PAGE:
Rio de Janeiro
Best time to go
The temperature in Rio de Janeiro is really quite moderate all year round. So, in truth, there is really no bad time of year to visit this city. It’s just that some times of year are better than others. High season runs from December to March, when Rio is festive, pricey and hot. To beat the crowds and higher prices, visit from May to September.
Portuguese is the official language of Brazil, and is spoken by more than 99% of the population
ATMs widely available. Credit cards accepted in most midrange and top-end hotels and restaurants.
Most Common Electric Socket Electric voltage: 110V. (some hotels have 220V. adaptors)
Rio’s Galeão international airport (Aeroporto Internacional Antônio Carlos Jobim; www.riogaleao.com) is 15km north of the city center on Ilha do Governador. It has left-luggage facilities, an internet cafe, ATMs and currency-exchange desks, and pharmacies as well as a few shops and restaurants.Aeroporto
Santos Dumont, used by some domestic flights, is by the bay, in the city center, 1km east of Cinelândia metro station. It has ATMs, a few shops and an internet cafe.
Brazil has a reciprocal visa system, so if your home country requires Brazilian nationals to secure a visa, then you’ll need one to enter Brazil. US, Canadian and Australian citizens need visas, but UK, New Zealand, French and German citizens do not. You can check your status with the Brazilian embassy or consulate in your home country.
If you do need a visa, arrange it beforehand. Visas are not issued on arrival; and you won’t be permitted into the country without it. Tourist visas are issued by Brazilian diplomatic offices. They are valid upon arrival in Brazil for a 90-day stay and are renewable in Brazil for an additional 90 days
The international departure tax from Brazil is US$36. This has probably been included in the price of your ticket: if it's not, you'll have to pay it in cash (either in US dollars or reais) at the airport before departure.
Travelers entering Brazil can bring in 2L of alcohol, 400 cigarettes and one personal computer, video and still camera. Newly purchased goods worth up to US$500 are permitted duty-free. Meat and cheese products are not allowed.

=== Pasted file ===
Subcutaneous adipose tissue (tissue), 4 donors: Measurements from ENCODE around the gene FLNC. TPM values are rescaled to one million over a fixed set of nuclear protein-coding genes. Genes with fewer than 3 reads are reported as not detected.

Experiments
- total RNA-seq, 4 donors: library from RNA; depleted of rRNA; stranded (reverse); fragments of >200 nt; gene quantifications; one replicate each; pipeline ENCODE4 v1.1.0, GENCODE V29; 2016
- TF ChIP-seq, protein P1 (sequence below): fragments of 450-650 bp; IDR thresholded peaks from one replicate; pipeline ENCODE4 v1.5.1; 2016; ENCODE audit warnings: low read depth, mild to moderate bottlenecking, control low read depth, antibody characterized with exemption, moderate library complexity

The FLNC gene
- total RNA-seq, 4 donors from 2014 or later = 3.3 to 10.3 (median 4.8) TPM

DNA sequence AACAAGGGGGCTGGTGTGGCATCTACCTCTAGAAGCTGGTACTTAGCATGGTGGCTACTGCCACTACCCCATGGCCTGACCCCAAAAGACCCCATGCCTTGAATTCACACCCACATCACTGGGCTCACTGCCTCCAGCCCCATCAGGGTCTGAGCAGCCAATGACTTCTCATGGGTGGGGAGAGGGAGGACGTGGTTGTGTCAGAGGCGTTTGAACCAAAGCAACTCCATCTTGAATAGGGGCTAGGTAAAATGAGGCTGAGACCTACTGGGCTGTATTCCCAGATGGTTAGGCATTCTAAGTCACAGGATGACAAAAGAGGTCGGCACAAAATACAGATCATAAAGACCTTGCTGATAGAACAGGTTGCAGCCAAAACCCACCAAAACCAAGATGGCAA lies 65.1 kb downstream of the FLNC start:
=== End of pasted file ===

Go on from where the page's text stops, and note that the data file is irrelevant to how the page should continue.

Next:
Rio is split into 4 zones: the South Zone, the North Zone, the West Zone and the Downtown area (Centro). As far as general tourism is concerned, the only zone of interest is the South and the Downtown area.
The South Zone is the richer and prettier part of the city, with dozens of hills and mountains, the lagoon (Lagoa) and marvelous beaches. It is also safer than other areas, but care must be taken in the slums covering its hills. It is in the south zone where most of your day tours and nightlife will take place, so this is the area where we most recommend staying.
The North Zone is mostly poor neighborhoods, with very little appeal for tourists. With the exception of the Tijuca Forest, Maracana and the Salgueiro samba school rehearsals, no other visits are necessary.
The West Zone includes everything after Barra da Tijuca (commonly referred to as Barra). Barra is a new middle-upper class neighborhood with tons of shopping areas and nightlife. It is, however, mostly modelled on the average American suburb, with large avenues, strip malls and ample parking. Unless you have never seen an American suburb in your life, we recommend limiting your visits here to Pepe Beach, Nuth dance club, Joatinga beach and Barra Shopping mall.
From a tourist’s point of view, the Downtown area is a zone of interest due to its historic and cultural buildings (museums, churches, colonial architecture etc.) Although very active during the day, the downtown area (with the exception of Lapa and a few happy hours), is shady at night.
Rio is a fairly easy city to navigate, with an efficient metro system, a public bike-sharing system and hurtling buses.
Minivans (called vans in Rio) are an alternative form of transportation in Rio and usually much faster than buses. They run along Av Rio Branco to the Zona Sul as far as Barra da Tijuca. On the return trip, they run along the coast almost all the way into the city center. They run frequently, and cost between R$2.50 and R$5. They do get crowded, and are not a good idea if you have luggage. Call out your stop (para!) when you want to disembark.
Walking: The neighborhoods themselves are perfect for getting around on foot.
Bicycle: Shared-bike scheme Bike Rio has numerous stations around town. You'll need a local cellphone (mobile) number to release the bikes at each station.